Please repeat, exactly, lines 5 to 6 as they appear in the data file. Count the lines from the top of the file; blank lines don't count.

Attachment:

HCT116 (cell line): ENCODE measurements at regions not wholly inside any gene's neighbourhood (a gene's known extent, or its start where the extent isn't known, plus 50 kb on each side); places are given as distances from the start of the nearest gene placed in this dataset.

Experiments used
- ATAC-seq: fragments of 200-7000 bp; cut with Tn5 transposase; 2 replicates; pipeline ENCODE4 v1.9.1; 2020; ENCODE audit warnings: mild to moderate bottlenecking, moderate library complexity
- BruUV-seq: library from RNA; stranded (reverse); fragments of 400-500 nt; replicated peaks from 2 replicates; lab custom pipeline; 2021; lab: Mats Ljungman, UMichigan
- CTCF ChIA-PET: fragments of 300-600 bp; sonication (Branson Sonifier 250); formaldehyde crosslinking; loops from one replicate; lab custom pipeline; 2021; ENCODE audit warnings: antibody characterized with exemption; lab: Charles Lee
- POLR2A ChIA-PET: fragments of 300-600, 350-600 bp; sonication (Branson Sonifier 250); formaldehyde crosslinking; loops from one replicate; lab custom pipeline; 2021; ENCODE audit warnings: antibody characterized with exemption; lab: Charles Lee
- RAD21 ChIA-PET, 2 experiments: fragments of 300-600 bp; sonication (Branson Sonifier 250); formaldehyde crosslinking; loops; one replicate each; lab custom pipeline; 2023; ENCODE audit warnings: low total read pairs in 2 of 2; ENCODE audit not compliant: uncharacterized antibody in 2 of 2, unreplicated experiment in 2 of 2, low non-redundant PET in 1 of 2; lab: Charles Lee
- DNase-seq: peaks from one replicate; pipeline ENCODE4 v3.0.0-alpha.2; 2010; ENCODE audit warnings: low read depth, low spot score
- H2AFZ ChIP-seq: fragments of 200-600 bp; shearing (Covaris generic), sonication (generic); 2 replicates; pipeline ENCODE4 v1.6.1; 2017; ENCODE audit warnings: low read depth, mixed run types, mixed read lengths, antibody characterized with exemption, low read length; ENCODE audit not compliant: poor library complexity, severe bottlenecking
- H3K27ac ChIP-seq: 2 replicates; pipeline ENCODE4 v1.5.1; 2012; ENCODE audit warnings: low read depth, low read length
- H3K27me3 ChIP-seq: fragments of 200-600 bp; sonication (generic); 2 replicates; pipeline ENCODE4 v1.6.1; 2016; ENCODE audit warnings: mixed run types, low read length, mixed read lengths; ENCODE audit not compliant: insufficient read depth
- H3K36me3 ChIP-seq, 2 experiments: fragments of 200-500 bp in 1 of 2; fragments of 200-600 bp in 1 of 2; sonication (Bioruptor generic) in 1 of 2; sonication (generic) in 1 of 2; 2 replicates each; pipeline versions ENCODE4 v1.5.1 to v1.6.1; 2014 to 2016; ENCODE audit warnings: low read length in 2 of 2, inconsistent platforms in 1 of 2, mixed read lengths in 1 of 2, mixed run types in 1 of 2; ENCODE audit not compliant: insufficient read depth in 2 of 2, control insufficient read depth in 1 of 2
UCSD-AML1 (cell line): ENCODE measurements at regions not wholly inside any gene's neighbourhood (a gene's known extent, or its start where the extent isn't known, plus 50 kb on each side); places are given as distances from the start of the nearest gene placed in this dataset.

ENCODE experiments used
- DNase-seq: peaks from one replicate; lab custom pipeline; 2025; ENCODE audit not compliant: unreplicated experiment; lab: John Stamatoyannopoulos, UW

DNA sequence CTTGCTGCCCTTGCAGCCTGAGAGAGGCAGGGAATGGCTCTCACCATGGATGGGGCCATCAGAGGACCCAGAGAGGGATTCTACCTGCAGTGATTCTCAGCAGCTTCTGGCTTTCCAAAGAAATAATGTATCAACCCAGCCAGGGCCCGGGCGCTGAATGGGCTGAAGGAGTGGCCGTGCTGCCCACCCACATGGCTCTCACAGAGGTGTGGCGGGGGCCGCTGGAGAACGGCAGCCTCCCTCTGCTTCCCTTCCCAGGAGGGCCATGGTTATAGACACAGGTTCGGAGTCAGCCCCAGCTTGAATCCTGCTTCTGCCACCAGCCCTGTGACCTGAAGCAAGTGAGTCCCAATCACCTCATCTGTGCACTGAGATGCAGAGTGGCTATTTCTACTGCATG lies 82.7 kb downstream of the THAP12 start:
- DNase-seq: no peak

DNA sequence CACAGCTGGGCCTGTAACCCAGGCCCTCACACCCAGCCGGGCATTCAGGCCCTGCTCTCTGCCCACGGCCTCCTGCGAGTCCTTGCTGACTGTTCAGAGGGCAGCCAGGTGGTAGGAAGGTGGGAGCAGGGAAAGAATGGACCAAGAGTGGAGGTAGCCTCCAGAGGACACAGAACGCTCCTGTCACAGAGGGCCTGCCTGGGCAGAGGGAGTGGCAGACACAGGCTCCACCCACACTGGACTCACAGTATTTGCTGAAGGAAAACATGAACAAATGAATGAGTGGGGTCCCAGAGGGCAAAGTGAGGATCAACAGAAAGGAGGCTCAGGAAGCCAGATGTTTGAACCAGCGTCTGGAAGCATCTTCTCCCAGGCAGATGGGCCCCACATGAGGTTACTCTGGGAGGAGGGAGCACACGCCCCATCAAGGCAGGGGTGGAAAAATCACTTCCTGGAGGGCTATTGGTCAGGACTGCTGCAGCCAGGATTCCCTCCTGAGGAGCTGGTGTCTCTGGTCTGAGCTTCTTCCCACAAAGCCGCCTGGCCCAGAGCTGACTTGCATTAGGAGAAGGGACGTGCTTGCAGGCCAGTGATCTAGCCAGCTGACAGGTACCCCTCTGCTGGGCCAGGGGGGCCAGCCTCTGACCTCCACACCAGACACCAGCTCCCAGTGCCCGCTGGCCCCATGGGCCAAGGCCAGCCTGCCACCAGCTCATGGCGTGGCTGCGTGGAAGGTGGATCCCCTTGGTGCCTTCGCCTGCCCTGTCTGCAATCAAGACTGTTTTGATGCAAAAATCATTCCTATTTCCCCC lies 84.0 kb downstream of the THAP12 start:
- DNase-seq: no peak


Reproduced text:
- CTCF ChIA-PET: fragments of 300-600 bp; sonication (Branson Sonifier 250); formaldehyde crosslinking; loops from one replicate; lab custom pipeline; 2021; ENCODE audit warnings: antibody characterized with exemption; lab: Charles Lee
- POLR2A ChIA-PET: fragments of 300-600, 350-600 bp; sonication (Branson Sonifier 250); formaldehyde crosslinking; loops from one replicate; lab custom pipeline; 2021; ENCODE audit warnings: antibody characterized with exemption; lab: Charles Lee